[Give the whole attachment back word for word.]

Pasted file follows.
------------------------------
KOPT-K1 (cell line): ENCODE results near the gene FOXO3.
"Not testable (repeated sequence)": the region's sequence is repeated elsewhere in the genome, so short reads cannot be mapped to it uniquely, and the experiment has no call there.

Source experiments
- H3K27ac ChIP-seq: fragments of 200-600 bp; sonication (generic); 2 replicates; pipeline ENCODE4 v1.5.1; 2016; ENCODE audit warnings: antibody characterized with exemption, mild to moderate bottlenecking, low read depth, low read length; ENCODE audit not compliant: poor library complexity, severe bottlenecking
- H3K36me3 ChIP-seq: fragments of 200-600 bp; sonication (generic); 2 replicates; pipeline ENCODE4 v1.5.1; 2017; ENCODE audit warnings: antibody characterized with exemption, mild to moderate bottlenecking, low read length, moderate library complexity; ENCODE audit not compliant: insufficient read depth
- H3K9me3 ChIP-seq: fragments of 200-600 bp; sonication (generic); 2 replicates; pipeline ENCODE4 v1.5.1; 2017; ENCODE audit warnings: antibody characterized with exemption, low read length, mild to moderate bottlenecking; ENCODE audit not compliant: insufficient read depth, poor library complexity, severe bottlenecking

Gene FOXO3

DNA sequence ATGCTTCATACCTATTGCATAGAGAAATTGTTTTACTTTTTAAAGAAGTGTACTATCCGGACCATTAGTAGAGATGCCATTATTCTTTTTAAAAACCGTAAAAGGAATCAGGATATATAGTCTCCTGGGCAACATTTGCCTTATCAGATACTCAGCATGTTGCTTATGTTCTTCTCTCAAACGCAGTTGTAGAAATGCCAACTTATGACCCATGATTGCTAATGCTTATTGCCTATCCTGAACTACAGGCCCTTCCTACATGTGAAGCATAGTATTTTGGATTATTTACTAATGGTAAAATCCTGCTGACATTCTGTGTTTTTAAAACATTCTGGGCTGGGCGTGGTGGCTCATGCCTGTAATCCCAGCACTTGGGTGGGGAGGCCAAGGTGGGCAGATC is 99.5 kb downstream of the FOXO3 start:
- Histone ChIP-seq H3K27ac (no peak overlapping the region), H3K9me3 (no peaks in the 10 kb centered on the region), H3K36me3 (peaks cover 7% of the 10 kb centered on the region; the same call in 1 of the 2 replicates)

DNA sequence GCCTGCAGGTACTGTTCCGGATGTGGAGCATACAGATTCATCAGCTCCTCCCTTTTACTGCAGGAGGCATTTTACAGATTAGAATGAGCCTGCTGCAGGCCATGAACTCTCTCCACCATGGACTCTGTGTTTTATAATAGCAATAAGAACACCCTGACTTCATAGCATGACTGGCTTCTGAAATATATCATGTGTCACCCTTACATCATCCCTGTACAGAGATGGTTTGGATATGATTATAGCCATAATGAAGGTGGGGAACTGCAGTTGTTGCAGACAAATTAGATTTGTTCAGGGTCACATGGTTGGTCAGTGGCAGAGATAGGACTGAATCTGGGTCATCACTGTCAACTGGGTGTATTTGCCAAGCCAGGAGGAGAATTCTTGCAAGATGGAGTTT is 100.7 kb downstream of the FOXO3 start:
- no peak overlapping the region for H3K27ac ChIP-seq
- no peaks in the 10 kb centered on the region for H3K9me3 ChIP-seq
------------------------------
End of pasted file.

KOPT-K1 (cell line): ENCODE results near the gene FOXO3.
"Not testable (repeated sequence)": the region's sequence is repeated elsewhere in the genome, so short reads cannot be mapped to it uniquely, and the experiment has no call there.

Source experiments
- H3K27ac ChIP-seq: fragments of 200-600 bp; sonication (generic); 2 replicates; pipeline ENCODE4 v1.5.1; 2016; ENCODE audit warnings: antibody characterized with exemption, mild to moderate bottlenecking, low read depth, low read length; ENCODE audit not compliant: poor library complexity, severe bottlenecking
- H3K36me3 ChIP-seq: fragments of 200-600 bp; sonication (generic); 2 replicates; pipeline ENCODE4 v1.5.1; 2017; ENCODE audit warnings: antibody characterized with exemption, mild to moderate bottlenecking, low read length, moderate library complexity; ENCODE audit not compliant: insufficient read depth
- H3K9me3 ChIP-seq: fragments of 200-600 bp; sonication (generic); 2 replicates; pipeline ENCODE4 v1.5.1; 2017; ENCODE audit warnings: antibody characterized with exemption, low read length, mild to moderate bottlenecking; ENCODE audit not compliant: insufficient read depth, poor library complexity, severe bottlenecking

Gene FOXO3

DNA sequence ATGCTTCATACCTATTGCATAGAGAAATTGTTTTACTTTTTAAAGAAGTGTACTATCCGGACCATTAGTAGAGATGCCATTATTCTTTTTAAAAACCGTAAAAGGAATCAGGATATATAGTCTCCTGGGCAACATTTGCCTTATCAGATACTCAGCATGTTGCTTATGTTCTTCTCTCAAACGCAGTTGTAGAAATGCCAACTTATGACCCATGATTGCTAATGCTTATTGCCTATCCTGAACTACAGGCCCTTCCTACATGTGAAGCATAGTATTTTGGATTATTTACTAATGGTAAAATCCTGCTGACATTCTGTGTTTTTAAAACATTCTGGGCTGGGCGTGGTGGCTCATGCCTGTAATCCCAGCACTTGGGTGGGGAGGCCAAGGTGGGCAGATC is 99.5 kb downstream of the FOXO3 start:
- Histone ChIP-seq H3K27ac (no peak overlapping the region), H3K9me3 (no peaks in the 10 kb centered on the region), H3K36me3 (peaks cover 7% of the 10 kb centered on the region; the same call in 1 of the 2 replicates)

DNA sequence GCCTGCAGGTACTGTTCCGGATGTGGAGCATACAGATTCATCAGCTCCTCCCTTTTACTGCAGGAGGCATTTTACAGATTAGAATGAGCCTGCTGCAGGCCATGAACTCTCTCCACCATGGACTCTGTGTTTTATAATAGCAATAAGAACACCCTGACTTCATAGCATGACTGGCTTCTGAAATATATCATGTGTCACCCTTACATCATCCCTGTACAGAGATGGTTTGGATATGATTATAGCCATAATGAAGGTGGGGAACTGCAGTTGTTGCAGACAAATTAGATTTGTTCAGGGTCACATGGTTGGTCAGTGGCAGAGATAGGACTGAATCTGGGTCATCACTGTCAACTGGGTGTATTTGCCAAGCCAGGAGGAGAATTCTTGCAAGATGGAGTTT is 100.7 kb downstream of the FOXO3 start:
- no peak overlapping the region for H3K27ac ChIP-seq
- no peaks in the 10 kb centered on the region for H3K9me3 ChIP-seq